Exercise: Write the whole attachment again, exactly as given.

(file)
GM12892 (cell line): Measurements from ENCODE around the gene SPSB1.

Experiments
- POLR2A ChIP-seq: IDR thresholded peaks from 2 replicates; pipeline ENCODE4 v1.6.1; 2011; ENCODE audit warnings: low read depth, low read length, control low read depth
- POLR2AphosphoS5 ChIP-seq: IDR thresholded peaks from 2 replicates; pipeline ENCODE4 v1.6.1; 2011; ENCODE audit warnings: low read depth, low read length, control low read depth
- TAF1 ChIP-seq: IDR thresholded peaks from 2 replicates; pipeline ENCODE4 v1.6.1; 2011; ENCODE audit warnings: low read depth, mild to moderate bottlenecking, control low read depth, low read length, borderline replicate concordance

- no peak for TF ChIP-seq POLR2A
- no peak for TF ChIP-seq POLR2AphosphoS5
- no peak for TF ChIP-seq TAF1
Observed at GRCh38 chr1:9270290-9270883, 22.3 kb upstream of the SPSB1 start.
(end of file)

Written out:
GM12892 (cell line): Measurements from ENCODE around the gene SPSB1.

Experiments
- POLR2A ChIP-seq: IDR thresholded peaks from 2 replicates; pipeline ENCODE4 v1.6.1; 2011; ENCODE audit warnings: low read depth, low read length, control low read depth
- POLR2AphosphoS5 ChIP-seq: IDR thresholded peaks from 2 replicates; pipeline ENCODE4 v1.6.1; 2011; ENCODE audit warnings: low read depth, low read length, control low read depth
- TAF1 ChIP-seq: IDR thresholded peaks from 2 replicates; pipeline ENCODE4 v1.6.1; 2011; ENCODE audit warnings: low read depth, mild to moderate bottlenecking, control low read depth, low read length, borderline replicate concordance

- no peak for TF ChIP-seq POLR2A
- no peak for TF ChIP-seq POLR2AphosphoS5
- no peak for TF ChIP-seq TAF1
Observed at GRCh38 chr1:9270290-9270883, 22.3 kb upstream of the SPSB1 start.